With digital advertising, there are billions of auctions happening every day. Dealing with these uniques led us to this idea of sketches. They were primarily used internally in databases or in network infrastructure, and they were used to try to make good enough approximations of results so that they could make decisions on it. And we were like, ‘Well, maybe we can use these and actually show the numbers to end users, because there are well defined error bounds. So we started using sketches and exposing those to end users.” 

Since then, sketches have become a well-adopted concept across databases. Both new databases as well as pre-existing ones have figured out how to add sketches and expose them to end users.”

A new database gets a name

With this project becoming a full fledged database, it needed a name. And what better way to describe it than tapping into an adjacent interest: gaming. 

It was the Druid class, with its shapeshifting abilities that first inspired Eric, along with Druid-the-database’s distributed system. Eric explains, “[Druid] follows something that at the time was called service-oriented architecture. Now, people have put the word ‘micro’ in front of service, and they relabeled the entirety of service-oriented architectures to micro services. But it follows a service oriented architecture, where each service does one thing good. And for anyone who’s a gamer, if you’re playing MOBAs or MMOs, you get together with other people and form a team. And in that team, there’s some people who take damage. There are some people who heal damage, there are some people who deal damage. And by coming together in that group, you can take on these really big monsters that no one person could take on on their own. And that was the idea of the service orientation of Druid.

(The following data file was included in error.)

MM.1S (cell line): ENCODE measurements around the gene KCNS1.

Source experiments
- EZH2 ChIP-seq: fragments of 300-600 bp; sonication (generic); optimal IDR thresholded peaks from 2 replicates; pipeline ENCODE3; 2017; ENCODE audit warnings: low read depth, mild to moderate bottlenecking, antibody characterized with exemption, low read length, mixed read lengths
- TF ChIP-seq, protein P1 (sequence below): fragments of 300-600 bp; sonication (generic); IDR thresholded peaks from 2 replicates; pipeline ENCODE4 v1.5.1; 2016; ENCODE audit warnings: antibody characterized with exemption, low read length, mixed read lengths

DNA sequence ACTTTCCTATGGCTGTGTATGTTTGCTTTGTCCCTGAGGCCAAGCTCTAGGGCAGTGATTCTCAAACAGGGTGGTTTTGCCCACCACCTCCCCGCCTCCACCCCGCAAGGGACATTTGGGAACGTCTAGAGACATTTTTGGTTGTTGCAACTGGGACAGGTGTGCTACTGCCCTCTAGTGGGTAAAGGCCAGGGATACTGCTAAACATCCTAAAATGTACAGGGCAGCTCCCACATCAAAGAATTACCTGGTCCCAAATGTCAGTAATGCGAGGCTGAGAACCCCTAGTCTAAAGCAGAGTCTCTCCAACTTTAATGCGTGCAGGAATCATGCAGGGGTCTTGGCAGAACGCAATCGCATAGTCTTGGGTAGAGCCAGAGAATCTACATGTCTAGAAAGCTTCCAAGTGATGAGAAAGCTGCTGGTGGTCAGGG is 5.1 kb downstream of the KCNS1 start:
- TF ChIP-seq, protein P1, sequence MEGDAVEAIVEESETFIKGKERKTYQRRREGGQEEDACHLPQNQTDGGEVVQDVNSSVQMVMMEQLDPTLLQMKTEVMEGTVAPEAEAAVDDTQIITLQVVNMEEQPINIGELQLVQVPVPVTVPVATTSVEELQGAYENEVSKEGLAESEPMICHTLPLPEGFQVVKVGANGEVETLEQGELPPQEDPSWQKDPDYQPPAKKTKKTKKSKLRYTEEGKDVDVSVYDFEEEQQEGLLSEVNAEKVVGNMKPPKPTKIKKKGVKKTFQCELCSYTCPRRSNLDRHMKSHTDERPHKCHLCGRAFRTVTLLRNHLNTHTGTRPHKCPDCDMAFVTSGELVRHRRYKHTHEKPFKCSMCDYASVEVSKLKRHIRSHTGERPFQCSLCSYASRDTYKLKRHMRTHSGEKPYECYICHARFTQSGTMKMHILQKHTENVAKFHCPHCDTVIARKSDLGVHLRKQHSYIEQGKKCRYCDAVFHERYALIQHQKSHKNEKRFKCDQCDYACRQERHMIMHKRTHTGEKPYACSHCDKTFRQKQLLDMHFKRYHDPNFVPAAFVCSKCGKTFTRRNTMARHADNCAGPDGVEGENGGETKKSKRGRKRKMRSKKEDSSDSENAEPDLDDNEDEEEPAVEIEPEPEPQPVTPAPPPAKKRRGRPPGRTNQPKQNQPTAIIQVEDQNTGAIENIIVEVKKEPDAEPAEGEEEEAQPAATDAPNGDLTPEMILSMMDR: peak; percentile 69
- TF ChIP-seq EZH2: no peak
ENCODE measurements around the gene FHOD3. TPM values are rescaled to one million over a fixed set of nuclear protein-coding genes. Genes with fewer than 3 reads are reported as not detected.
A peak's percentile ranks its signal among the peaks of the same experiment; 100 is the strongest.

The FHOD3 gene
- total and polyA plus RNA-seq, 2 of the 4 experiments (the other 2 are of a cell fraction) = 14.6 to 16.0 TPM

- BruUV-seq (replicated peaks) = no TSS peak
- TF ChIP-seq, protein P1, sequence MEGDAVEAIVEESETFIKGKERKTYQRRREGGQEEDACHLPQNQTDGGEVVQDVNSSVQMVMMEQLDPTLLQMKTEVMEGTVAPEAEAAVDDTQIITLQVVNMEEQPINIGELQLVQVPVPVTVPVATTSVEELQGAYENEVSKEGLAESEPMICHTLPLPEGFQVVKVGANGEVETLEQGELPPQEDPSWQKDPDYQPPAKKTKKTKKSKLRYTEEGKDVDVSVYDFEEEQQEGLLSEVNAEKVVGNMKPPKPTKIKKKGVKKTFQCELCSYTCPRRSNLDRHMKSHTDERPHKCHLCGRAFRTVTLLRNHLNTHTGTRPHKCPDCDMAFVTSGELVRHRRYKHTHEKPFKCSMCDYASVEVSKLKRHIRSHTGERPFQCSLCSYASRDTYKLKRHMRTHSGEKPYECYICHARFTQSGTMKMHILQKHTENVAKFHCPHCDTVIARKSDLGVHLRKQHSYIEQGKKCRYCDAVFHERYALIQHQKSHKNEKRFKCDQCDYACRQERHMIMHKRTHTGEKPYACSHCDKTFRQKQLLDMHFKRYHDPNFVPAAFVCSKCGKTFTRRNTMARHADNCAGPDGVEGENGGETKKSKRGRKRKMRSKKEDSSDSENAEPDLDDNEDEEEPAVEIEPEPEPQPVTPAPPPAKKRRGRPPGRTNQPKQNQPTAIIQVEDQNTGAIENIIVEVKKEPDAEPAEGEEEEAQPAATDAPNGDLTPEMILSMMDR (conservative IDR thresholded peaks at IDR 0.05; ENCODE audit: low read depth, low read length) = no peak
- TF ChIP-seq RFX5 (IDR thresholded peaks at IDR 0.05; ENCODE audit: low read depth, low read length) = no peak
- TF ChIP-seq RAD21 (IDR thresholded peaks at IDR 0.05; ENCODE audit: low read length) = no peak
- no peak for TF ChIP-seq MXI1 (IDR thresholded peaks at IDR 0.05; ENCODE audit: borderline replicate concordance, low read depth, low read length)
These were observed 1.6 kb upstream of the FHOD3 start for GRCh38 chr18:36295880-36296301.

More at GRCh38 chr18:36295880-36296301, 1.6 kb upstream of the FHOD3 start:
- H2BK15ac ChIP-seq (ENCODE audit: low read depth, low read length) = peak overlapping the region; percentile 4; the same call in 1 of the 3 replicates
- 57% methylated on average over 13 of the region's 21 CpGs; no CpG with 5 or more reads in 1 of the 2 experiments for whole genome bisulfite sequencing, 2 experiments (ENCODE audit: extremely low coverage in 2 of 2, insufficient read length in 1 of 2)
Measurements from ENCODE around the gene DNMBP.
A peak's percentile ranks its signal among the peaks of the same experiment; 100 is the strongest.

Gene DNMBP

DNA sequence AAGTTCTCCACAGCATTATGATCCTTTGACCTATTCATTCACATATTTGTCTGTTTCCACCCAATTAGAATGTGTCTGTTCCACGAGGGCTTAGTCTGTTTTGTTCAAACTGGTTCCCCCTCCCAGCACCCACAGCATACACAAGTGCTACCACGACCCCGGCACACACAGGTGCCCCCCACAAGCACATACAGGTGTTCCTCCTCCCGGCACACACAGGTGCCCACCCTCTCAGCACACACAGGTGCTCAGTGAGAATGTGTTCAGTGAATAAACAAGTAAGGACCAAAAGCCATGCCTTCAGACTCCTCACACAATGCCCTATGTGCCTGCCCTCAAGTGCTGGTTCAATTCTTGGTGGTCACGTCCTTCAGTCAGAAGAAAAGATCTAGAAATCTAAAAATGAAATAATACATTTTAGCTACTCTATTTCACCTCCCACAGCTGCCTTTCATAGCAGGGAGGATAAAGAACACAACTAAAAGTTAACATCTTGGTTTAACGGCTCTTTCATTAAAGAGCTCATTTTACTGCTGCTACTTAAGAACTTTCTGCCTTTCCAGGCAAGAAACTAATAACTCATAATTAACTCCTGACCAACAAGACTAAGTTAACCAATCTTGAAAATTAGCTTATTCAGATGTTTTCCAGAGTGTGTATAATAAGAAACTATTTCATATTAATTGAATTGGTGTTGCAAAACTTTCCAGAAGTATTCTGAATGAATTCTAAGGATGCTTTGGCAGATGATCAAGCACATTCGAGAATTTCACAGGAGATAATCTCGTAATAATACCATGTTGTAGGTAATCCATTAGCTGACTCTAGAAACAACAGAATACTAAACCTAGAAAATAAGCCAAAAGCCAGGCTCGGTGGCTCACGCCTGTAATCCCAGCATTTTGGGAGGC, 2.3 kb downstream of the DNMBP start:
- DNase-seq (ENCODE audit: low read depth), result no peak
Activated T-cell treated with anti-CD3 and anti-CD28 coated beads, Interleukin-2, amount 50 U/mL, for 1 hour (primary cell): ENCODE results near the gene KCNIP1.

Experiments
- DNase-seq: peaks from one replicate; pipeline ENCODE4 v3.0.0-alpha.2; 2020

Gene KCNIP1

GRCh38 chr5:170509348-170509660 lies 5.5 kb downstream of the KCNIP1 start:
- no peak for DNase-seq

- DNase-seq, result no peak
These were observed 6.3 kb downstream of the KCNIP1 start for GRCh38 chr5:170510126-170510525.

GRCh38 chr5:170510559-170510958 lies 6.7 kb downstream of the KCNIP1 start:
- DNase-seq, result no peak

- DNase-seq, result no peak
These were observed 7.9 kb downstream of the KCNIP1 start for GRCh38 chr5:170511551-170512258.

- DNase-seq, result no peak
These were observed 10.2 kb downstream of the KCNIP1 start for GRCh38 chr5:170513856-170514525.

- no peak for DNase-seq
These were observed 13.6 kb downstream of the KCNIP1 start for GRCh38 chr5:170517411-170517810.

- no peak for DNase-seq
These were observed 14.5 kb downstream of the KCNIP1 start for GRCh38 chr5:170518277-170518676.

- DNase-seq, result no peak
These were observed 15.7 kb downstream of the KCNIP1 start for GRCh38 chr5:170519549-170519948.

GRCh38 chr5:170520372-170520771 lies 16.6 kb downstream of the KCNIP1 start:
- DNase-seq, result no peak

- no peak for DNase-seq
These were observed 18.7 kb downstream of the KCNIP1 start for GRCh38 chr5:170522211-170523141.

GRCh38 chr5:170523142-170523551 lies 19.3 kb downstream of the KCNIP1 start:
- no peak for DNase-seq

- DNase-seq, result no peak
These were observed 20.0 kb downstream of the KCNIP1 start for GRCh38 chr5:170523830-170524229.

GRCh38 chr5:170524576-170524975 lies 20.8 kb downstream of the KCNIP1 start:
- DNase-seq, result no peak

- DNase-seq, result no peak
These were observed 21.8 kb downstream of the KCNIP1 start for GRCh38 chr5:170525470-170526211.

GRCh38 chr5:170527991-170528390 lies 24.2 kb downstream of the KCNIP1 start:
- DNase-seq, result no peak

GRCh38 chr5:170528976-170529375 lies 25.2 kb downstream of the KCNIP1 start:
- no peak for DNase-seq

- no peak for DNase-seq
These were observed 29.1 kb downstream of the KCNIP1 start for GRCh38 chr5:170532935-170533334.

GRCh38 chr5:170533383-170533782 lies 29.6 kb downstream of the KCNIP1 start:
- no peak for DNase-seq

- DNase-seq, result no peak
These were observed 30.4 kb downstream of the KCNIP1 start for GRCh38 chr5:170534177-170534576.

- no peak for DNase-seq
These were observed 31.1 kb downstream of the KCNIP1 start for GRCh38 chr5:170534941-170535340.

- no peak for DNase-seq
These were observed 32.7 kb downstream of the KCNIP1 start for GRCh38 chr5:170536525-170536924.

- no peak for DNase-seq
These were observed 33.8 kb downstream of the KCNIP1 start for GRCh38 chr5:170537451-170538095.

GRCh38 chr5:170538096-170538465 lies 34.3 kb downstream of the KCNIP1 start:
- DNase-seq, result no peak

The Druid character is the one who can shapeshift between any of those roles. Each process kind of fits a role, forms a team, goes in and takes out the big bad monster.”

A new database goes open source